"Meme" spiked again in July, when President Donald Trump retweeted this: 

June 5 | Science
sci·ence | noun | the state of knowing : knowledge as distinguished from ignorance or misunderstanding

When President Trump announced that he intended to pull the United States out of the Paris climate accord, people went to the dictionary en masse to look up the word "science."

"That may seem a little surprising and counterintuitive," said Sokolowski. Despite the fact that it is a common word, Sokolowski said "science" is one of the most looked up words in the history of Merriam-Webster's online dictionary. In the case of this summer's spike, Sokolowski said Trump's announcement "made people really think about what science meant in this very technical ... specific ... legal sense because we're talking about an international agreement."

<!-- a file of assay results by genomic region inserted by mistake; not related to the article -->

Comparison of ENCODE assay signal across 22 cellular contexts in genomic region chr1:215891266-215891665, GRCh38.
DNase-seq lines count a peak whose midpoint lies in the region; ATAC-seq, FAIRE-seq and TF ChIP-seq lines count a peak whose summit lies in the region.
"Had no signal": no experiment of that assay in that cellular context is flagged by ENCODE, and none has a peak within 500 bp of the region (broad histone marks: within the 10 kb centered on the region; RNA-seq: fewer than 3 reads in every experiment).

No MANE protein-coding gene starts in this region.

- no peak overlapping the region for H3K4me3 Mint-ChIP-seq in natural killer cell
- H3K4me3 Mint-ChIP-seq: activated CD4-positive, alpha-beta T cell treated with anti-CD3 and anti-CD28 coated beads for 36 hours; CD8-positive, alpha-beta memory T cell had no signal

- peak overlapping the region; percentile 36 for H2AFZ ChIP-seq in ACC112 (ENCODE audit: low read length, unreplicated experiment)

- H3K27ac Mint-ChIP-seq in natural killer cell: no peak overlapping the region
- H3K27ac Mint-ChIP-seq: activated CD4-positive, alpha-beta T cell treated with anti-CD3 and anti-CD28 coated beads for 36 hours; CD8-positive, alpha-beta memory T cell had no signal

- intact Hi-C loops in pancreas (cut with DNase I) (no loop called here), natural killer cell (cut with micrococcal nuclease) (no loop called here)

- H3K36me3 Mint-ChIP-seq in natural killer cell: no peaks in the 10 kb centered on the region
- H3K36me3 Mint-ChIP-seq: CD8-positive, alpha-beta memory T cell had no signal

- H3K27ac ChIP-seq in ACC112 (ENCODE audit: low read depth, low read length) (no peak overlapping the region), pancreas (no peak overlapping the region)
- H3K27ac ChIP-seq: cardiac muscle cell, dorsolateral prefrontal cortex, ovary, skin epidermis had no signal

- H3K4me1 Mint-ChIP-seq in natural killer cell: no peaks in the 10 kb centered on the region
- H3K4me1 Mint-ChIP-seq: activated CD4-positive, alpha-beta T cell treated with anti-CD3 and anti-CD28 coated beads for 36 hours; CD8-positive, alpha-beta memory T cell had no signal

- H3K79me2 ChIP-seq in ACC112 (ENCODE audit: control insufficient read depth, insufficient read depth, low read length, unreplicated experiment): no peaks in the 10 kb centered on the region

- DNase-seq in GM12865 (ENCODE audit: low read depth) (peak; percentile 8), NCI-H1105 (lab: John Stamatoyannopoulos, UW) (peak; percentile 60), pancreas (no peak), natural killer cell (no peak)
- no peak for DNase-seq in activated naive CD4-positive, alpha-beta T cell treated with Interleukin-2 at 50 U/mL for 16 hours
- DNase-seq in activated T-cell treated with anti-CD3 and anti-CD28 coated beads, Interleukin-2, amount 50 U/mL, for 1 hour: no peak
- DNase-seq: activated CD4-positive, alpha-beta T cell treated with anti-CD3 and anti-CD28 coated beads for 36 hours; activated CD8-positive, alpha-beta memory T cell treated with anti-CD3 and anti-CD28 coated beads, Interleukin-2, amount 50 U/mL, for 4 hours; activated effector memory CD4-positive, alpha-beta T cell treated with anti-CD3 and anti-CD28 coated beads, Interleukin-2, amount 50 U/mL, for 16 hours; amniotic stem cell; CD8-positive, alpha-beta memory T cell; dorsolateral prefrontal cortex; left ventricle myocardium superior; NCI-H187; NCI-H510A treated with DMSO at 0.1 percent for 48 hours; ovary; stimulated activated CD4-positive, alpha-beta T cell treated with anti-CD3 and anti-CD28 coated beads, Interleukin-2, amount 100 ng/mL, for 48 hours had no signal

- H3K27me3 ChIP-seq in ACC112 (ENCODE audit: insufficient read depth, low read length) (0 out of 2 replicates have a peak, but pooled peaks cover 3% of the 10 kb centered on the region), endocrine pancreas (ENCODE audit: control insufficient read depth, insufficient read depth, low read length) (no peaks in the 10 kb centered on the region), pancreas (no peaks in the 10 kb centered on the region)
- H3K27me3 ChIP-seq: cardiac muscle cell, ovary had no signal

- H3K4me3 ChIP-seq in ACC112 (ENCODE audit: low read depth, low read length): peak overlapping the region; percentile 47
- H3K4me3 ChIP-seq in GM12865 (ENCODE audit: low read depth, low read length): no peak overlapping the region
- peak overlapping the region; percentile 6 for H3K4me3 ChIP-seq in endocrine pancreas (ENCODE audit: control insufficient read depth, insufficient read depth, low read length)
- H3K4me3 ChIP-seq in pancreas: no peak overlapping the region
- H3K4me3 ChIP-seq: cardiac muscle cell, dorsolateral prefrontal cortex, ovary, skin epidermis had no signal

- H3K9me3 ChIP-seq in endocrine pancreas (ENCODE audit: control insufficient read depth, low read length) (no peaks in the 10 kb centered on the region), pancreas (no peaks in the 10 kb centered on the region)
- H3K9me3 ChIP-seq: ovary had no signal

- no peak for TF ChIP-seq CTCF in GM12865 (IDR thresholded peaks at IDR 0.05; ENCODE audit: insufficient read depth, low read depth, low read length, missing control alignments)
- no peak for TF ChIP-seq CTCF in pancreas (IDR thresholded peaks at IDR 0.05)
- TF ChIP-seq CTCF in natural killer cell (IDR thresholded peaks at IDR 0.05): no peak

July 11 | Collusion
col·lu·sion | noun | secret agreement or cooperation especially for an illegal or deceitful purpose

It's a story that's continued to develop, change and make headlines for weeks, but the big spike in lookups for the word "collusion" came on day one, when news first broke that Donald Trump, Jr. and other members of Donald Trump's campaign team took a meeting with Russians at Trump Tower in June 2016.

July 20 | Recuse
re·cuse | verb | to disqualify (oneself) as judge in a particular case; broadly : to remove (oneself) from participation to avoid a conflict of interest